In the rural hills of the Jalisco Highlands, iron-willed businesswoman Maria Garcia battles the impending collapse of her tequila factory.

July 15

“The sea is in front of you”
The roof of the old American can factory
(Dir. Eli Dagher, first fictional novel, France, Lebanon, Belgium, USA, 115 min)
Jana suddenly returns to Beirut after a long absence. She finds herself reconnecting with the familiar and strange life she once left.

July 21

“We met in virtual reality”
The roof of the old American can factory
(Joe Hunting | Documentary | UK | 91 min)
Filmed entirely within the realm of virtual reality, this true-to-life documentary captures the excitement and surprising intimacy of a burgeoning cultural movement, demonstrating the power of online connectivity in an isolated world.

July 22

“Memoria”
Greenwood Cemetery
(Dir. Apichatpong Weerasethakul | Fictional Feature | Columbia | 136 min)
After hearing a loud “bang” at dawn, a Scottish woman with a mysterious sensory syndrome begins traversing the jungles of Columbia.

July 23

“love song”
Greenwood Cemetery
(Dir. Max Walker-Silverman | Feature Fiction | USA | 81 min)
In a rural western camp, a woman is alone waiting for the arrival of an old flame from her past, unsure of his intentions while ashamed of his.

July 30

“I didn’t see you there”
Pier at Brooklyn Army Station
(Dir. Reid Davenport I Feature Film, USA, 76 min)
A disabled filmmaker begins an unwavering reflection on the scene, (in) vision, and the devastating legacy of The Freak Show.

“I love my dad”
High School Ceiling New Design
(Dir. James Morosini | Feature Film | USA | 90 min)
A hopelessly single father hunts down his son in an attempt to reconnect. Inspired by a true story. Like, this literally happened to me.

August 3

“Mija”
Capital One City Parks Foundation Summer Stage
(Der. Isabel Castro | Feature Documentary | USA, Mexico | 88 min)
Aspiring young music director Doris Muñoz discovers singer Jacques Haupt and begins her career while bonding with an undocumented family.

Preceded by live music performances by Silvana Estrada, Doris Muñoz, Jacques Haupt and special guests to be announced!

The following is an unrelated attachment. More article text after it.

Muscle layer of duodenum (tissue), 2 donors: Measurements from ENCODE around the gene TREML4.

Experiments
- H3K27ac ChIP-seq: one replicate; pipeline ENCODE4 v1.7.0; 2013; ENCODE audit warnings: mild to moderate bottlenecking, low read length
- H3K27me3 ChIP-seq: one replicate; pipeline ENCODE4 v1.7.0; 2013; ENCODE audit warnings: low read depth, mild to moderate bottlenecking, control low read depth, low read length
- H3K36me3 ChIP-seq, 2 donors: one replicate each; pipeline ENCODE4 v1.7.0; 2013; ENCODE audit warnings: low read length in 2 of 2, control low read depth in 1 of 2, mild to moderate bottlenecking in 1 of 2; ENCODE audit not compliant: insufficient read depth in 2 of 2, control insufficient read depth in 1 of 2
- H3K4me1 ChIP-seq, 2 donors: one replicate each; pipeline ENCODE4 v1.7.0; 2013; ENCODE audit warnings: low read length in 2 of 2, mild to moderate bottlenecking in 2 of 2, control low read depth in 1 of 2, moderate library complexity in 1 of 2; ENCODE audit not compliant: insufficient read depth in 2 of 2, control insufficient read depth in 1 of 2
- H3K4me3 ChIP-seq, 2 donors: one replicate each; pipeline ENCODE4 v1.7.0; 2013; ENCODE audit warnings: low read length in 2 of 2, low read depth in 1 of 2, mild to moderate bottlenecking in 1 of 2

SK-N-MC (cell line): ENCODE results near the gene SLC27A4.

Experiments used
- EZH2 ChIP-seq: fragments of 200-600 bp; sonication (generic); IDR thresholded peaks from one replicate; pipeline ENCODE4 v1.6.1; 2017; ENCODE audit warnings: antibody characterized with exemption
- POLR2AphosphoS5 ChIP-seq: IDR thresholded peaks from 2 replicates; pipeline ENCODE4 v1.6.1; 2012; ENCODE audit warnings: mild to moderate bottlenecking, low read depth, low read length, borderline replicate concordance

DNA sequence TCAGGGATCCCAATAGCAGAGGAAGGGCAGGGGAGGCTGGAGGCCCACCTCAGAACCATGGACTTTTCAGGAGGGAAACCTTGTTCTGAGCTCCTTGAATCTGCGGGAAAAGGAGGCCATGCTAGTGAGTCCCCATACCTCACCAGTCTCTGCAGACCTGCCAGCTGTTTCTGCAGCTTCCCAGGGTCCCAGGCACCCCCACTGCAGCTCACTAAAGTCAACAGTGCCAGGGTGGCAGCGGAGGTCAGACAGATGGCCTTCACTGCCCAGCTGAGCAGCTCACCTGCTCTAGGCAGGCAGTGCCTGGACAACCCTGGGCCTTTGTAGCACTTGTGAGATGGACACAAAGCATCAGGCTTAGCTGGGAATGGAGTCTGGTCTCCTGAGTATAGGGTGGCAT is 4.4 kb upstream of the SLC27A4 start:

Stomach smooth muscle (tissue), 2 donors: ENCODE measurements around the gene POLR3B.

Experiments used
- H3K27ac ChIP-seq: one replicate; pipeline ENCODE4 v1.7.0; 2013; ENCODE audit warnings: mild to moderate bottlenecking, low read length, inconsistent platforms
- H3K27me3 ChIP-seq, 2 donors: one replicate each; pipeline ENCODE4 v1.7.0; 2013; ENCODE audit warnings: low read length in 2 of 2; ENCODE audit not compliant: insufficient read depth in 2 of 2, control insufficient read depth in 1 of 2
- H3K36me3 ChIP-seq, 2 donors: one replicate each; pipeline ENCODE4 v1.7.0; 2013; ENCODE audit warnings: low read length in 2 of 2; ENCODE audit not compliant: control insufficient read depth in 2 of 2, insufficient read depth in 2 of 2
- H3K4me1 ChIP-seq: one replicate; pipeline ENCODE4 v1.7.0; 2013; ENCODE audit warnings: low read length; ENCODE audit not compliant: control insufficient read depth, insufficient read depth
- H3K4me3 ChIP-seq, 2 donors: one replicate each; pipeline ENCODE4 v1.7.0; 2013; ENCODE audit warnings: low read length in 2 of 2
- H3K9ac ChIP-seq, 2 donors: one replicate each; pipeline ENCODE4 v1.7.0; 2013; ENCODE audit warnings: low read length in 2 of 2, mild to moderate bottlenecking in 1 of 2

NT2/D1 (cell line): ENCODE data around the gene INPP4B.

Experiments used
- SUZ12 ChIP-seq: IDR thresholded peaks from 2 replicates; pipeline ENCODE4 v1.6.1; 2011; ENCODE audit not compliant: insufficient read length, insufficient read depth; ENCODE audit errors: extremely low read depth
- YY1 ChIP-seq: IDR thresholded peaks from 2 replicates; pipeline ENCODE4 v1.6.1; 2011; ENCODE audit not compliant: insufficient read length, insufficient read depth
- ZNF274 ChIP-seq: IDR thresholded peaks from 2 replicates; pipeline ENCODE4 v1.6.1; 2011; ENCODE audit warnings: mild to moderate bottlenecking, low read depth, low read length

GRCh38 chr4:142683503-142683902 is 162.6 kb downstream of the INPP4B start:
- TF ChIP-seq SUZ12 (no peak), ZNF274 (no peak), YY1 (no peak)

August 11

“Hana ha”
Brooklyn Commons
(Dir. Jordan Titosky, Joshua Bykovsky | Feature Film | USA | 75 min)
Her brother, who returns and imposes his lifestyle on the family, is drawn to a kind-hearted town where she lives with her father.

August 18

“regressive”
Brooklyn Commons
(Dir. Adrian Murray | Feature Film | Canada | 74 min)
Simple traffic citation turns into an all-consuming obsession for a neurotic young woman.
Date and place to be announced

Riotsville, USA
(Sierra Pettingail | Feature Documentary | USA | 91 min)

Welcome to Riotsville, USA, a turning point in American history where the protest movements of the late 1960s came into conflict with increasingly militarized police departments. Focus on military training footage unearthed of model towns built by the Army called “Riotsvilles,” where the military and police have been trained to respond to civil disturbances in the wake of President Lyndon Johnson’s Kerner Commission, director of Sierra Bittengell’s fully kaleidoscope Archive Documentary reshapes a law-obsessed national consciousness And order by any means necessary. Drawing insights from a time similar to ours, Riotsville, USA pulls the emphasis on American institutional control and presents a compelling case that if the history of race in America rhymes, it is by design.

Date and place to be announced

“Emily the criminal”
(Dir. John Patton Ford I Fiction Feature I USA I 94 mins)
Faced with a series of dead-end job interviews, Emily soon finds herself enamored with the quick-witted critique and excitement of black market capitalism.

Date and place to be announced

“Resurrection”
(Dir. Andrew Semans I Fiction Feature I USA I 103 mins)
Margaret’s life is in order. Everything is under control. That is, until David returns, bringing with him the horrors of Margaret’s past. Starring Rebecca Hall and Tim Roth

Short film programmes:

May 20

This is what we mean by short films (opening night)
Greenwood Cemetery
Hey strangers, it’s been awhile. For 26 years, Rooftop Films has celebrated the coming of summer by presenting the best short films of the past year. Come celebrate with us at the cemetery!

June 4

Love is Short (movies): Romantic short films
High School Ceiling New Design
Short films about people who swipe right and the exciting, catastrophic, fun and unexpected circumstances that ensue

June 17

Cemetery short films
Greenwood Cemetery
Bittersweet program about joy, sadness, love, loss, celebration and mourning

July 1

New York is not fiction
Greenwood Cemetery
It is your city. take a look!

August 25

Rooftop Shots (Closing Night)
Greenwood Cemetery
All good things must end before they can begin again. Closing night!